How will a declining U.S. Dollar affect the price of silver?
Jeff Berwick, Roger Wiegand, John Embry, Philip Klapwijk
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Mike Maroney: We're seeing exponential growth in debt, because once a government starts to spend the one thing that never happens is they don't stop. If they don't stop, what will eventually happen is the value of the paper that they print will become worthless.
Jeff Berwick: Yes, the U.S. government's collapse for the first time in 1933, that's when they devalued the dollar and confiscated gold. That was the first time the U.S. Government really went completely bankrupt. They then built their financial system up to a point. It's all based on debt, so the debt just continues to grow over time. In 1971, they again were basically bankrupt and the only thing they could think to do at that point was to take the gold backing away from the dollar, and that's what President Nixon did, August 15, 1971, and ever since that day, it's been a countdown to the death of the dollar. If anyone that ever looks into monetary theory or anything about monetary history, it's just obvious that this currency will not be around very long and ever since they took gold away from underneath the dollar the amount of debt of the U.S. government has skyrocketed. In 1980, it was .9 trillion, it's now over 15 trillion and that's just the admitted to debt. If you actually take the general accepted accounting principal debt it's over 75 trillion, which works out to almost $250,000 per person in the U.S. So a family of four has over a million dollars in federal government debt and liabilities above it at this point. It's completely unsustainable. It's in the process of collapsing, 2008 was the first wave of that.
Roger Wiegand, PhD: Stabilizing the dollar for the long pull is going to be very difficult. Many people have said over time the last say decade or so that eventually the U.S. dollar would vanish. I had some inclinations along that line early on, but I don't thing so now. I think, what we'll see in the U.S. dollar is we'll see a reduction to my forecast of half of where it is today, but further along the line the valuations of some of these bonds and other types of investments are going to drop catastrophically. Now what does that mean for precious metals? What it means is that those that are invested in the hard assets and have them in their possession are the ones that will be in the driver seat, so to speak, with quite astronomical values. I mentioned 156 on silver, it could easily be 500 or 1000, because nobody can measure the volatility or measure the size of these problems, because this has never happened in the world before.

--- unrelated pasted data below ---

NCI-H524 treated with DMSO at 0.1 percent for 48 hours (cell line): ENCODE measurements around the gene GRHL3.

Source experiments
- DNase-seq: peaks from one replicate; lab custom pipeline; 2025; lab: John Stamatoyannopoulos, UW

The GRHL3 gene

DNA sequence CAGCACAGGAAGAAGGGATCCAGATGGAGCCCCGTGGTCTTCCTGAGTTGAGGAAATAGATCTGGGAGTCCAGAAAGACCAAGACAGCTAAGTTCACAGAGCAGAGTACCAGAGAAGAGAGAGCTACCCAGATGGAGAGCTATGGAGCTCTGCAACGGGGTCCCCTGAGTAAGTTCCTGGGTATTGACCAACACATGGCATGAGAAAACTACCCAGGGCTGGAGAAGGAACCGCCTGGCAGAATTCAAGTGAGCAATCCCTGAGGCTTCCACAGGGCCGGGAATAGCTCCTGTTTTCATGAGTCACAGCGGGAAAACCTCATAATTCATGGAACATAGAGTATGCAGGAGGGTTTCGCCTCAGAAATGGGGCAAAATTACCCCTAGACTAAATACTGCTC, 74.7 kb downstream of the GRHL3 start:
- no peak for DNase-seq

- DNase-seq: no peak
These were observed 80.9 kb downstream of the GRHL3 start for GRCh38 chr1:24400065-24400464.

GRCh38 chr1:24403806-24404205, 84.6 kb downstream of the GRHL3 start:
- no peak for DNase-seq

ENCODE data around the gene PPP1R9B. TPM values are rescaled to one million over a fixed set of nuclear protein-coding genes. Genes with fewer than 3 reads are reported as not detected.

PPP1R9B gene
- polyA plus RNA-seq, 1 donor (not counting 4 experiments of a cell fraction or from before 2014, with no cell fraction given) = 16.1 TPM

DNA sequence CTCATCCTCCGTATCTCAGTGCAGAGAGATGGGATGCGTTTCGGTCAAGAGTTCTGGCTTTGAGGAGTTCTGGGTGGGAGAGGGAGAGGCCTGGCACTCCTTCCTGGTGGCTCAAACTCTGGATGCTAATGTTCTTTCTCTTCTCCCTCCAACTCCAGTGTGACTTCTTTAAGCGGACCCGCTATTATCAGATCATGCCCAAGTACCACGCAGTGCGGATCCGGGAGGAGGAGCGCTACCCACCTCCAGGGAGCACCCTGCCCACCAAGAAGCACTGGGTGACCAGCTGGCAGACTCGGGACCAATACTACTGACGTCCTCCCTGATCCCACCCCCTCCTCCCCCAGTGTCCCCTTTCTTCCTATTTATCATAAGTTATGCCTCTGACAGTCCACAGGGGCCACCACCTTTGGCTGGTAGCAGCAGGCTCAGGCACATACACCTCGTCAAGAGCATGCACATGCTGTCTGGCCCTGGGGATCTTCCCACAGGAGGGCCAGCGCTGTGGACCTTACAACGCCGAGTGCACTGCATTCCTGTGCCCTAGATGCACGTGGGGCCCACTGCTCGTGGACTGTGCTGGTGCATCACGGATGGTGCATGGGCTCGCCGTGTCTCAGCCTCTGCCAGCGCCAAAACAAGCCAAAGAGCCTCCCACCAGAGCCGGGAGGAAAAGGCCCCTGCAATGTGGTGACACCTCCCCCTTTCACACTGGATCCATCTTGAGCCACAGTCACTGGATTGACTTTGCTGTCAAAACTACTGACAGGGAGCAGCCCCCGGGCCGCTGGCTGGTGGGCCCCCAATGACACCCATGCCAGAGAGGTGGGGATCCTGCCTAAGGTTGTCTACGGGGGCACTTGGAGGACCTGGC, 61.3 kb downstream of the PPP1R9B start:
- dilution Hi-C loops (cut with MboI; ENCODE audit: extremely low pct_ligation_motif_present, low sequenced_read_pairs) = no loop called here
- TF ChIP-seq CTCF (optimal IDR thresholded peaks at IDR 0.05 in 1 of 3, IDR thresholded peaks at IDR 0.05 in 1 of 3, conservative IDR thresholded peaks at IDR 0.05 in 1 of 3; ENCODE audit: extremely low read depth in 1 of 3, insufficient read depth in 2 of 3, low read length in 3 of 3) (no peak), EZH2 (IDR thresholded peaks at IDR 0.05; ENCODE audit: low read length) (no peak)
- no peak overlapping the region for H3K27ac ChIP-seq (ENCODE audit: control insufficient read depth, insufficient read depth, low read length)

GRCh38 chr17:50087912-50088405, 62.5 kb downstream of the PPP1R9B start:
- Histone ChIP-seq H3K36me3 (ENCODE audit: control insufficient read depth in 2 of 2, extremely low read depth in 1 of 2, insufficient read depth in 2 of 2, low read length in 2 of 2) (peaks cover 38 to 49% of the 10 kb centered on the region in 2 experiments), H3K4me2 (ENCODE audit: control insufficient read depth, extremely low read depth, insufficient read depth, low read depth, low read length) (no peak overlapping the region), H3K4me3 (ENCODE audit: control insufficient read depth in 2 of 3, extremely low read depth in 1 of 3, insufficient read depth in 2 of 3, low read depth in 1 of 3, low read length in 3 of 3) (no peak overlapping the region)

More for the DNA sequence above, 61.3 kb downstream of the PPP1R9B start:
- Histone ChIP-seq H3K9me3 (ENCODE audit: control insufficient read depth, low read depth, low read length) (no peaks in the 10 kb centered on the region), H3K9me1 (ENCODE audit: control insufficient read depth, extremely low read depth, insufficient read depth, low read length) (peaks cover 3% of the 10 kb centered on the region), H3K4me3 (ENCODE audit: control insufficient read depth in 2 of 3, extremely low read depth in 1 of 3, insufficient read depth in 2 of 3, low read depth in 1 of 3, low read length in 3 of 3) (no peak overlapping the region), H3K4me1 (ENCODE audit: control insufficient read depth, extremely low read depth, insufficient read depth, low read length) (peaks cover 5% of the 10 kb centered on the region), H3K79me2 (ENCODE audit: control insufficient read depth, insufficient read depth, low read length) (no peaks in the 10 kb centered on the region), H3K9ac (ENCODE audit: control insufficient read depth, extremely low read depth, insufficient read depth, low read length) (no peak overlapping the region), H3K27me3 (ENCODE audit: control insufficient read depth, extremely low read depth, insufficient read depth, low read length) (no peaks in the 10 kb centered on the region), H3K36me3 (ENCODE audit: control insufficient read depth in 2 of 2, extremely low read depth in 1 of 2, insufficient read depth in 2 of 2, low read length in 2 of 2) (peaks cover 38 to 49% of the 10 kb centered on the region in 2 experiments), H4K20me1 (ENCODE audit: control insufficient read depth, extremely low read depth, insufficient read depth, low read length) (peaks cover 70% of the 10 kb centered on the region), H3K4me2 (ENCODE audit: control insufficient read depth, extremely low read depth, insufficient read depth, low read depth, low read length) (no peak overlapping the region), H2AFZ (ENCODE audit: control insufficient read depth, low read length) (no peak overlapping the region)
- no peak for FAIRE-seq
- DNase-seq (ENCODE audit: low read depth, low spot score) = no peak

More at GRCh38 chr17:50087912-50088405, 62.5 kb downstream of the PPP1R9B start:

Mike Maroney: This has all been an experiment for the last 38 plus years; this fiat currency experiment. The interesting thing about this experiment is nobody really knew what the inevitable outcome would be or nobody even knew if it would work, but I think people are starting to realize it's broken. Once it's broken, it's very difficult to fix. Based on the fact that we're trying to fix debt by trying to induce people to increase their debt, it really just doesn't make sense. One of these days, the system is just going to blow up and in that type of scenario, where will you go to protect yourself?
John Embry: The government is going to have to take on more and more debt to keep this game going. So I think deficits that appear to be high now are going materially higher, which again is good for precious metals.
Philip Klapwijk: I do feel that there has to be a sort of hangover after the party. We've seen a situation here where the United States has built up huge debt in its own currency. Where the U.S. dollar has weakened somewhat, but arguably hasn't really paid the full price for the profligacy that has taken place over the last few years. If that continues today, in terms of the size of the current account deficit, foreigners have been persuaded to essentially part with their wealth and return for U.S. I.O.U's, and I'm not at all convinced that can continue for very much longer. I think, what we're beginning to see, probably, that system of funding of U.S. over consumption, be it by government or the private sector, by consumers, ending. I think, we're perhaps now entering the final phase of the dollar's unchallenged primacy.
Mike Maroney: If we are going to have trillion dollar deficits as far as the eye could see, who's going to lend us the money? When you look at the world economy and you think that the world economy is basically somewhere in the neighborhood of $60 trillion or something in that general vicinity and you think that we have to borrow 2, 3 trillion dollars each and every year just to stay afloat with this year's problems. That's 5 to 10% of the world economy that we have to borrow on a yearly basis. The money is not out there, but the money is going to have to be created, and I think the government is making that perfectly clear. We're not going to continue to receive this type of money from the rest of the world. We're going to have to use quantitative easing. We're going to have to continue to print. It's just a matter of time before the rest of the world says, "enough is enough." The masses today seem confident that the problem is really going to be fixed here in the near term. They think the government has everything under control, because that's what that's what they're continuously being told on a regular basis, "Don't worry we'll print more money, we'll use a stimulus package, we'll find a way to fix this problem." Really all we're seeing today is an escalation of the problem that will make the inevitable outcome of where the value of hard assets are headed be at a much, much higher level.